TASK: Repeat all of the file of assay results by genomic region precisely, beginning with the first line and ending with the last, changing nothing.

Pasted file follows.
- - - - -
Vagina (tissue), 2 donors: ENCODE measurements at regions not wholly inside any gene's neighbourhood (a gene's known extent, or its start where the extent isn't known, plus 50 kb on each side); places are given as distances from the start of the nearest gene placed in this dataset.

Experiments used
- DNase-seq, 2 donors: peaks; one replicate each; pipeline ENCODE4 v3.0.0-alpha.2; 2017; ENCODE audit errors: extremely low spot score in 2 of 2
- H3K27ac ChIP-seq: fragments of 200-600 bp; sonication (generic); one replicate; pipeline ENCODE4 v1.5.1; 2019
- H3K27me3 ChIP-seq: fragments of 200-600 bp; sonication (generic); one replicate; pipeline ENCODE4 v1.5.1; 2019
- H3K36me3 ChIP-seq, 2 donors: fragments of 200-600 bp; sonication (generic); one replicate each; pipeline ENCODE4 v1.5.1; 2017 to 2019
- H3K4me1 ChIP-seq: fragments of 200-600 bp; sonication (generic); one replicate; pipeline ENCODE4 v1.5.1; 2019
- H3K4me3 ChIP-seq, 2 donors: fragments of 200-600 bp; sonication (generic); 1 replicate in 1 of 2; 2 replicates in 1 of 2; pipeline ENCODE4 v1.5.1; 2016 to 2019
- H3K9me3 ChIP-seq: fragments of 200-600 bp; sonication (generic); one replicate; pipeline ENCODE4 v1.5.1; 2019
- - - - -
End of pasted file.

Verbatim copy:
Vagina (tissue), 2 donors: ENCODE measurements at regions not wholly inside any gene's neighbourhood (a gene's known extent, or its start where the extent isn't known, plus 50 kb on each side); places are given as distances from the start of the nearest gene placed in this dataset.

Experiments used
- DNase-seq, 2 donors: peaks; one replicate each; pipeline ENCODE4 v3.0.0-alpha.2; 2017; ENCODE audit errors: extremely low spot score in 2 of 2
- H3K27ac ChIP-seq: fragments of 200-600 bp; sonication (generic); one replicate; pipeline ENCODE4 v1.5.1; 2019
- H3K27me3 ChIP-seq: fragments of 200-600 bp; sonication (generic); one replicate; pipeline ENCODE4 v1.5.1; 2019
- H3K36me3 ChIP-seq, 2 donors: fragments of 200-600 bp; sonication (generic); one replicate each; pipeline ENCODE4 v1.5.1; 2017 to 2019
- H3K4me1 ChIP-seq: fragments of 200-600 bp; sonication (generic); one replicate; pipeline ENCODE4 v1.5.1; 2019
- H3K4me3 ChIP-seq, 2 donors: fragments of 200-600 bp; sonication (generic); 1 replicate in 1 of 2; 2 replicates in 1 of 2; pipeline ENCODE4 v1.5.1; 2016 to 2019
- H3K9me3 ChIP-seq: fragments of 200-600 bp; sonication (generic); one replicate; pipeline ENCODE4 v1.5.1; 2019